Most of the things we need to be most fully alive never come in busyness. They grow in rest.
— Mark Buchanan from The Holy Wild
Sometimes I have loved the peacefulness of an ordinary Sunday. It is like standing in a newly planted garden after a warm rain. You can feel the silent and invisible life. Continue reading “A Day of Rest …”
First, silence makes us pilgrims. Secondly, silence guards the fire within. Thirdly, silence teaches us to speak.
― Henri J.M. Nouwen from The Way of the Heart
In our quest for God, we think too much, reflect too much, talk too much. Even when we look at this dance that we call creation, we are the whole time thinking, talking (to ourselves and others) reflecting, analyzing, philosophizing. Words. Noise.
Be silent and contemplate the Dance. Just look: a star, a flower, a fading leaf, a bird, a stone… any fragment of the Dance will do. Look. Listen. Smell. Touch. Taste. And, hopefully, it won’t be long before you see Him—the Dancer Himself!
— Anthony de Mello SJ from The Song of the Bird
Learn to get in touch with the silence within yourself and know that everything in this life has a purpose, there are no mistakes, no coincidences, all events are blessings given to us to learn from.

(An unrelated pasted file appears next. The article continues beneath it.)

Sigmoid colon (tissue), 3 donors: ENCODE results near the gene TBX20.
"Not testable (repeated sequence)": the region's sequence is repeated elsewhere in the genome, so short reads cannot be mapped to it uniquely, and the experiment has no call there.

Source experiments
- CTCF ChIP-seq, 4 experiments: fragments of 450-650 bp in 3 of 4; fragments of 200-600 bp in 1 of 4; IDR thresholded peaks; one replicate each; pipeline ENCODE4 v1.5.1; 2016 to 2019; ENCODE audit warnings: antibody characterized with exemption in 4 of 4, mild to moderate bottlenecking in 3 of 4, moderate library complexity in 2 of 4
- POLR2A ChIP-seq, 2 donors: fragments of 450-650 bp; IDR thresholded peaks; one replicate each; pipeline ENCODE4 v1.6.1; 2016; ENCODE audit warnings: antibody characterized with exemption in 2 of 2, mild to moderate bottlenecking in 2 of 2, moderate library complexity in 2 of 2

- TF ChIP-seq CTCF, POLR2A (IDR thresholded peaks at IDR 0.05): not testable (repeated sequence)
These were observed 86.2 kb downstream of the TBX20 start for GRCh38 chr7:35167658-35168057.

— Elisabeth Kubler-Ross
Continue reading “Silence Reveals. Silence Heals …”
And I can feel it, how when a new week starts to run after me, the goodness and mercy of God isn’t just following after me placidly. The goodness and mercy of God pursues after me passionately. It’s what I keep thinking, picking up lost legos, errant books — like how my mama used to dash off the front porch and run down the lane after me, waving about whatever book I forgot for school — and who else is behind a forgetful, rat-race world but the chasing God? Continue reading “God Is So Bent On Blessing, He Chases …”
- I commit to finding moments each day for silence and solitude, to make space for another voice to be heard, and to resist a culture of noise and constant stimulation.
- I commit to radical acts of hospitality by welcoming the stranger both without and within. I recognize that when I make space inside my heart for the unclaimed parts of myself, I cultivate compassion and the ability to accept those places in others.
- I commit to cultivating community by finding kindred spirits along the path, soul friends with whom I can share my deepest longings, and mentors who can offer guidance and wisdom for the journey.
- I commit to cultivating awareness of my kinship with creation and a healthy asceticism by discerning my use of energy and things, letting go of what does not help nature to flourish.
- I commit to bringing myself fully present to the work I do, whether paid or unpaid, holding a heart of gratitude for the ability to express my gifts in the world in meaningful ways.
- I commit to rhythms of rest and renewal through the regular practice of Sabbath and resist a culture of busyness that measures my worth by what I do.
- I commit to a lifetime of ongoing conversion and transformation, recognizing that I am always on a journey with both gifts and limitations.
Continue reading “Seven Principles for Living with Deep Intention …”